According to Andersson, the software works by projecting this high dimensional data down to lower dimensions, which can then be plotted in 3-dimentions on a computer screen and then rotated manually or automatically and examined by the naked eye.  Different colours can make this analysis even easier, as each sub-group can be labelled with its own unique colour.  As such, Dr Andersson can change her view of the data rapidly, so that she is only looking at the specific sub-group that interests her at any given moment.

In addition to this graphical data, 3D video can also be exported from the software easily.  This is an especially important aspect of the software for researchers like Dr Andersson, since they typically seek to include interesting graphics in their presentations and related publications.

"With the freedom, speed and flexibility provided by modern data analysis software, it is possible to evaluate and test a number of different scenarios and hypothesis in a short time, and to fully understand the data being examined," Andersson adds. "This approach makes it possible for researchers to combine very large amounts of data, and therefore to conduct analysis in ways that were simply not possible before.  After all, most researchers would agree:  the larger the sample group, the better the statistics."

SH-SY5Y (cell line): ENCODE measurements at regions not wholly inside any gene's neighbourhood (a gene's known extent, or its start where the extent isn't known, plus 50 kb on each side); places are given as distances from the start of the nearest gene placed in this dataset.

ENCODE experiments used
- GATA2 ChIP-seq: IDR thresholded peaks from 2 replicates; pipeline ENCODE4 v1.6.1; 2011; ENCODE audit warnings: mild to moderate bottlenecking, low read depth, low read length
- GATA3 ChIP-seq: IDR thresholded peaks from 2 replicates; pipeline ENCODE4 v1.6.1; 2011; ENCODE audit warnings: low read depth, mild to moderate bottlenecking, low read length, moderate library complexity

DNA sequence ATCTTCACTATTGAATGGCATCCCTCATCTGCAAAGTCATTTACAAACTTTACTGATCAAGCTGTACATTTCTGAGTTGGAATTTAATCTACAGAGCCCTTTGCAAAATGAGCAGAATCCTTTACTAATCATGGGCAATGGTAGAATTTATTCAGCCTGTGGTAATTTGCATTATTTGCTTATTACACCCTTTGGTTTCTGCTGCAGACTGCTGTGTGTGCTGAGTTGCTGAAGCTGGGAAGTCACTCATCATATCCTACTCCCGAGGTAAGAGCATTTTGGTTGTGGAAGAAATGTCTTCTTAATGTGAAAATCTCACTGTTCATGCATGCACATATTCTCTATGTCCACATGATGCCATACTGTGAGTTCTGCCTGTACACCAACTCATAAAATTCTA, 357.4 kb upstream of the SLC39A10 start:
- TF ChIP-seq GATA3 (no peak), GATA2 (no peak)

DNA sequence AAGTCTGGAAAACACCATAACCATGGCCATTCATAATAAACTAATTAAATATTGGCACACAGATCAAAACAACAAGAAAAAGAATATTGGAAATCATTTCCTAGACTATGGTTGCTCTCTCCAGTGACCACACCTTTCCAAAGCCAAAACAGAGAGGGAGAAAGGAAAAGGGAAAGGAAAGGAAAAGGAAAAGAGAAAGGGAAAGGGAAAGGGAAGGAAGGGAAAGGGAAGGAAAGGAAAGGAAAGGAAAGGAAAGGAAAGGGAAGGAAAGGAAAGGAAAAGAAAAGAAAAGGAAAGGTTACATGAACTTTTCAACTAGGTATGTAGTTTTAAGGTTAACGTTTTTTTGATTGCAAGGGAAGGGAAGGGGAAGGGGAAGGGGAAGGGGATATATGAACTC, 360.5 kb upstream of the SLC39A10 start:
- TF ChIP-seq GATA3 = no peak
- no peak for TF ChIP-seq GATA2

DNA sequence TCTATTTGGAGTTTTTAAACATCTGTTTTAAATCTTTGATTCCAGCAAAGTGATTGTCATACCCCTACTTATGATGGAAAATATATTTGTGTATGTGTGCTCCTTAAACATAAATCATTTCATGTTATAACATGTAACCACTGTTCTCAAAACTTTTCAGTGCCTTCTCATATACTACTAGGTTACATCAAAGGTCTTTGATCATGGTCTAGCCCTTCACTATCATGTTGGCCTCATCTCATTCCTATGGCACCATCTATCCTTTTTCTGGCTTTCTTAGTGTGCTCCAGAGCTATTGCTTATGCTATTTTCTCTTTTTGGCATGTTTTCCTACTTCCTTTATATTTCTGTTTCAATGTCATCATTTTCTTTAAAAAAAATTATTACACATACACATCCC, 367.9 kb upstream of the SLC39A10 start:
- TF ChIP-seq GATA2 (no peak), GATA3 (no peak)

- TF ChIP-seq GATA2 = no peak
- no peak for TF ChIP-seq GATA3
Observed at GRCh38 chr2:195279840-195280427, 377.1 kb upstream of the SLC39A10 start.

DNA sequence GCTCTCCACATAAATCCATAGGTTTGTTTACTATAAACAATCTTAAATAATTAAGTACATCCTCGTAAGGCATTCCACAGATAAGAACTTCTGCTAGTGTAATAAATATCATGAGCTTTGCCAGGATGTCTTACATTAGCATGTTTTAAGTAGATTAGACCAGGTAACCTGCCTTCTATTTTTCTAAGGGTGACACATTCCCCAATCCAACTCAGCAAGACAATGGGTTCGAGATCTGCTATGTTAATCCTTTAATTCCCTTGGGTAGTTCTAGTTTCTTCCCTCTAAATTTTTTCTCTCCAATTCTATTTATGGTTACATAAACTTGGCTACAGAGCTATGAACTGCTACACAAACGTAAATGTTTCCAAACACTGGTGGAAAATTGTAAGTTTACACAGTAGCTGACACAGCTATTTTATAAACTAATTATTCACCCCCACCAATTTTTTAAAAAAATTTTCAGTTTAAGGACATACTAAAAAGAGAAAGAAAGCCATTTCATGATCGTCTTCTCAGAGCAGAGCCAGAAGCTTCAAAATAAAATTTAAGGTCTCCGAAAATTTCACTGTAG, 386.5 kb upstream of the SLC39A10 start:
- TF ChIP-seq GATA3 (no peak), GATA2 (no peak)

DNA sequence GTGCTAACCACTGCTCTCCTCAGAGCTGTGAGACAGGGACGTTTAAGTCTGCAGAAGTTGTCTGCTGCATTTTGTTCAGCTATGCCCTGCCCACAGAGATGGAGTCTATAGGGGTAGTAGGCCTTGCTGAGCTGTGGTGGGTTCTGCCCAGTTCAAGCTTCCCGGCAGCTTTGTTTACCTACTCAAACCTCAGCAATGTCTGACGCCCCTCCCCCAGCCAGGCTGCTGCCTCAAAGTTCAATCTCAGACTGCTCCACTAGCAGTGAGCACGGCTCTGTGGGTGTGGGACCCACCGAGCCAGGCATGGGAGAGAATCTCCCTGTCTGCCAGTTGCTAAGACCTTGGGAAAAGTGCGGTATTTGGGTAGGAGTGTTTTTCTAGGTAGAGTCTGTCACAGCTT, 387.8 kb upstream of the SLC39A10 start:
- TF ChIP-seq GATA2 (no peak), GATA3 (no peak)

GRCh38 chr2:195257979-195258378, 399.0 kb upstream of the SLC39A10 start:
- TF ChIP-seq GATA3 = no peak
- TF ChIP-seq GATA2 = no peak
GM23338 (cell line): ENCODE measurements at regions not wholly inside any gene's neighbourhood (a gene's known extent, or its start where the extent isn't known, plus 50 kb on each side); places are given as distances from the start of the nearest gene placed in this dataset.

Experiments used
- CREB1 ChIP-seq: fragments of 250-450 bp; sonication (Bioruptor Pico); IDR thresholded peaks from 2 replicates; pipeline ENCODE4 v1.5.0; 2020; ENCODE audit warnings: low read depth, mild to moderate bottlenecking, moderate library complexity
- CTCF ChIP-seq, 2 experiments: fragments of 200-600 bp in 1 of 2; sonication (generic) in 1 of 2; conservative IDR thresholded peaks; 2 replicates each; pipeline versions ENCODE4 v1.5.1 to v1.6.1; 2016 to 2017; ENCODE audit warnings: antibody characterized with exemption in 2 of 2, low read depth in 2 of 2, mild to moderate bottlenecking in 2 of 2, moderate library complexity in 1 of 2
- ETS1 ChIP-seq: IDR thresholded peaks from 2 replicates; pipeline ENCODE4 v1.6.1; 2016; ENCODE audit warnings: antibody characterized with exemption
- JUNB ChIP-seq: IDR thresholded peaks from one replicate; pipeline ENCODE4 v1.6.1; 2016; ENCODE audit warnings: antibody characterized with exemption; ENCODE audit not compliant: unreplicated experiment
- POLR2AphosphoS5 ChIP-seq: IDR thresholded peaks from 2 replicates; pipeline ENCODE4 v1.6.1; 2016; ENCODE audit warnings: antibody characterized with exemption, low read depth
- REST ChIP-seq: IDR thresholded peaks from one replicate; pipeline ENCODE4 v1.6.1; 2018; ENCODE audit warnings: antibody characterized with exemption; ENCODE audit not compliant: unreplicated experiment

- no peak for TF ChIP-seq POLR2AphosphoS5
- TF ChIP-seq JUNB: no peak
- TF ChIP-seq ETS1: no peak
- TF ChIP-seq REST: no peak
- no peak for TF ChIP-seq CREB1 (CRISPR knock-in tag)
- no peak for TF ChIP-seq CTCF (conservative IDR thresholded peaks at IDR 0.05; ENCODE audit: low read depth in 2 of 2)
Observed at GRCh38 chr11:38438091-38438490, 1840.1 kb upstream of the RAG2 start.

Figure 3: "With the right software, five synchronised plots can be 
viewed simultaneously"

Although Dr Andersson is currently using Qlucore’s software to study gene expression micro array data, other researchers have used it to study protein array data, miRNA data, and RT-PCR data as part of their research studies.  The software has also been used to analyse protein data from 2-D gels, image analysis data, and in fact with any data set of multivariate data of sizes up to 1000 samples and 100,000 variables, or 1000 variables and 100,000 samples.

According to Dr Andersson, her own research efforts will continue to focus on understanding the molecular, genetic and chemical bases of leukemia in children.

"Of course, the ultimate dream is to find new and improved treatments that will be more effective against leukaemia, and which can target just the leukaemic cells, without harming any healthy cells.  However, there are many things that we can do along the way while we continue to work towards that goal," Dr Andersson says.  "With the data that we have now, we are starting to understand the genetic difference between different sub-groups, such as those with a better of worse prognosis, which means that we, in the future, might be able to administer treatments that are much more palatable for patients. 

At the moment, even though the majority of the leukaemia patients are cured, some still succumb to the disease. If our research can help to pin-point such patients at the time of their diagnosis, and help identify which genetic networks are altered in these patients, I believe that is an important step forward."